Unveiling of the Solar Power System Upgrade of ‚Save the Rhino Trust‘ Namibia


On 8th June 2017 the Ambassador of the Federal Republic of Germany,

Inauguration of the solar System for the „Save the Rhino Trust“
Andrew Webb (First National Battery), Axel Theissen (Cymot), Simson Uri-Khob (SRT), Ambassador Christian-Matthias Schlaga (German Embassy), Dr. Axel Hartmann ( MET) and Leonard Eins (SolSquare).© German Embassy Windhoek

H.E. Christian-Matthias Schlaga, and Mr . Simson Uri-Khob Chief Operations Officer of the‘Save the Rhino Trust‘ Namibia, unveiled the 56.4 kWh ground mounted off-grid photovoltaic solar system at the Palmwag Base Station of ‘Save the Rhino Trust’ Namibia. Representatives of the German Embassy, as well as Trustees of ‘Save the Rhino Trust’ and other donors, attended the event.

The Federal Foreign Office supports the project through the German Embassy within the framework of its micro project fund with a financial assistance worth N$ 433 000.00 ( Euro 25.000,00), enabling the supply of

a 56.4 kWh ground mounted off-grid photovoltaic solar system at the Palmwag Base Station of ‘Save the Rhino Trust’ Namibia.

The German Embassy is proud to have been able to make an important contribution towards the successful work of ‘Save the Rhino Trust’, enabling the survival of the Black Rhino (Hooked-lipped Rhinoceros).

Since its founding years ‚Save the Rhino Trust’ Namibia had played a major role in the safe-keeping of rhinos which have been under increased threat in Southern Africa, and lately also in Namibia, due to the illegal smuggling of their horns. The organization performs regular anti-poaching patrols in rugged terrain of more than a million hectares wide, with few fences, no national park status and no controls over who goes in or out.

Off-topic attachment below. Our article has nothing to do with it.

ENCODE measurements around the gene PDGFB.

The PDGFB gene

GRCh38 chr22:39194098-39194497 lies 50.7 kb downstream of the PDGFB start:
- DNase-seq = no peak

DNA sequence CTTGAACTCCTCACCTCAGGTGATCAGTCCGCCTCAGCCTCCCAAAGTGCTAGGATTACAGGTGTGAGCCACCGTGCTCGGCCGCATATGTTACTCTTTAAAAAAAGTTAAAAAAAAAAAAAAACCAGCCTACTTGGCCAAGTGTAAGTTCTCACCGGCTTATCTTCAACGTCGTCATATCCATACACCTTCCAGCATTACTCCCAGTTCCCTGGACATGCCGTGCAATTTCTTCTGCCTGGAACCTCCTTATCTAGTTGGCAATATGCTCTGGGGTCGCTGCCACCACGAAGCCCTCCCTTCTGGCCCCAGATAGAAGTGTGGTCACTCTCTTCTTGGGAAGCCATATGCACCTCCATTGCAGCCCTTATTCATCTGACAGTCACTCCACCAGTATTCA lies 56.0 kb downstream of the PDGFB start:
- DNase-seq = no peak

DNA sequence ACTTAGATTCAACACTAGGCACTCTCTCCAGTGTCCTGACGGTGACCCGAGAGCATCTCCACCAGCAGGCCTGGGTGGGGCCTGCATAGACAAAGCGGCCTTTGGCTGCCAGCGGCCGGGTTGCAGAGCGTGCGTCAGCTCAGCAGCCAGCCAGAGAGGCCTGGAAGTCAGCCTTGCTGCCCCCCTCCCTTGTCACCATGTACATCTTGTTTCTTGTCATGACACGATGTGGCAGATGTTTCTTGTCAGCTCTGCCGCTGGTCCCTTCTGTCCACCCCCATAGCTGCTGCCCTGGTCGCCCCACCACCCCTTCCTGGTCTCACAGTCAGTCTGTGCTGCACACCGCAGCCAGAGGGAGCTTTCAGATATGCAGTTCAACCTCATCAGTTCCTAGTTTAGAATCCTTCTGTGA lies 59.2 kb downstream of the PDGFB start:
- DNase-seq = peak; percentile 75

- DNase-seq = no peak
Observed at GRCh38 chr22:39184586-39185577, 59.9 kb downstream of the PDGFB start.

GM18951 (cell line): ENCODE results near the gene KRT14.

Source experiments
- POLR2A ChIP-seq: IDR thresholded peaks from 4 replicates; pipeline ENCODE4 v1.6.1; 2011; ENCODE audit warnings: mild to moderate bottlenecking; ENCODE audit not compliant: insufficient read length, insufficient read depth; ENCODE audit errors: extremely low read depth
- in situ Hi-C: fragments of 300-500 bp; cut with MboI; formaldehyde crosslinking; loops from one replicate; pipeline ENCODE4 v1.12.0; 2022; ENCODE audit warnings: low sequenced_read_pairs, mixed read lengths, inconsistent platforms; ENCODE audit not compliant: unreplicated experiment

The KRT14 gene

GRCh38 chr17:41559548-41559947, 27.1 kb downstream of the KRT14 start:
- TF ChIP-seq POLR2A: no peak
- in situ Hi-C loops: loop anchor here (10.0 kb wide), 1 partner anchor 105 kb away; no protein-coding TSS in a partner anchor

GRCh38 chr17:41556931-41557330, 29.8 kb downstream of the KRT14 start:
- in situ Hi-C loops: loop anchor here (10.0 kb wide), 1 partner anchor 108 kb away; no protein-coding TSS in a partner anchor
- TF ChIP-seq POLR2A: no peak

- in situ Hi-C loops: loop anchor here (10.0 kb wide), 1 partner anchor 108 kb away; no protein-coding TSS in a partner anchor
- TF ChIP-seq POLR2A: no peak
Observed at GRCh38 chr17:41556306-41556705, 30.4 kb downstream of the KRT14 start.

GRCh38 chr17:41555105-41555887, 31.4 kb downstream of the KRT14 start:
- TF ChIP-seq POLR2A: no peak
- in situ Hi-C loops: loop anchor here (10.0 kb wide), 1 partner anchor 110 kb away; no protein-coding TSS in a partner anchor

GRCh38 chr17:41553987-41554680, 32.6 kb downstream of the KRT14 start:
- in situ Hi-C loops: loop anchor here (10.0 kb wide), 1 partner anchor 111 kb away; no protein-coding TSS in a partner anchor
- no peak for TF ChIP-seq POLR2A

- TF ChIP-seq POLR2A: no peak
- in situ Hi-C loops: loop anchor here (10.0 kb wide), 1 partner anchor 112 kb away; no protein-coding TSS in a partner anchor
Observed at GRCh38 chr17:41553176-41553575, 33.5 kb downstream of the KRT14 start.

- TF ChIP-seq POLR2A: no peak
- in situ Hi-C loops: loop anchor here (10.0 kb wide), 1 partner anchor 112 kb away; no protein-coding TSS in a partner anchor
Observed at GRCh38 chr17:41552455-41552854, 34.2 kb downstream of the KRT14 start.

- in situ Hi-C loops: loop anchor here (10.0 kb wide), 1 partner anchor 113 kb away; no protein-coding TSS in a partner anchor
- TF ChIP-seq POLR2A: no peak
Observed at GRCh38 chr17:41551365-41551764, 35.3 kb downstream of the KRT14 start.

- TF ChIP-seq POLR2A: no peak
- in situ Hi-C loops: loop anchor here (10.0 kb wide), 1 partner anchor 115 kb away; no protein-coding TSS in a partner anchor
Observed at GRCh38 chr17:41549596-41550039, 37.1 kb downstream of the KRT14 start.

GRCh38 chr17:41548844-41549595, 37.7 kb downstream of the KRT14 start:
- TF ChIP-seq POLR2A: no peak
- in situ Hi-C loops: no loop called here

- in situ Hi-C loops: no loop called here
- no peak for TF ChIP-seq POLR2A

For optimal logistics, the MaiGoHa Field Base Station had been erected so

Solar Power
Solar Power© German Embassy Windhoek

me years back at Palmwag and has become the hub of a regional collaborative rhino protection effort. The Field Base Station is not connected to the national electricity grid but has managed until recently with a small Solar Power System. Rapid expansion of the organization requires an upgrade of the existing facilities as the base now provides board and accommodation for 50 to 70 staff members and field workers and also requires sufficient electricity for the electronic monitoring and data processing equipment.

‚Save the Rhino Trust‘ Namibia (SRT) was established in 1982 and is a non-governmental (NGO) wildlife organization in Namibia which relies wholly on funding from private sponsors, companies and other wildlife organizations.

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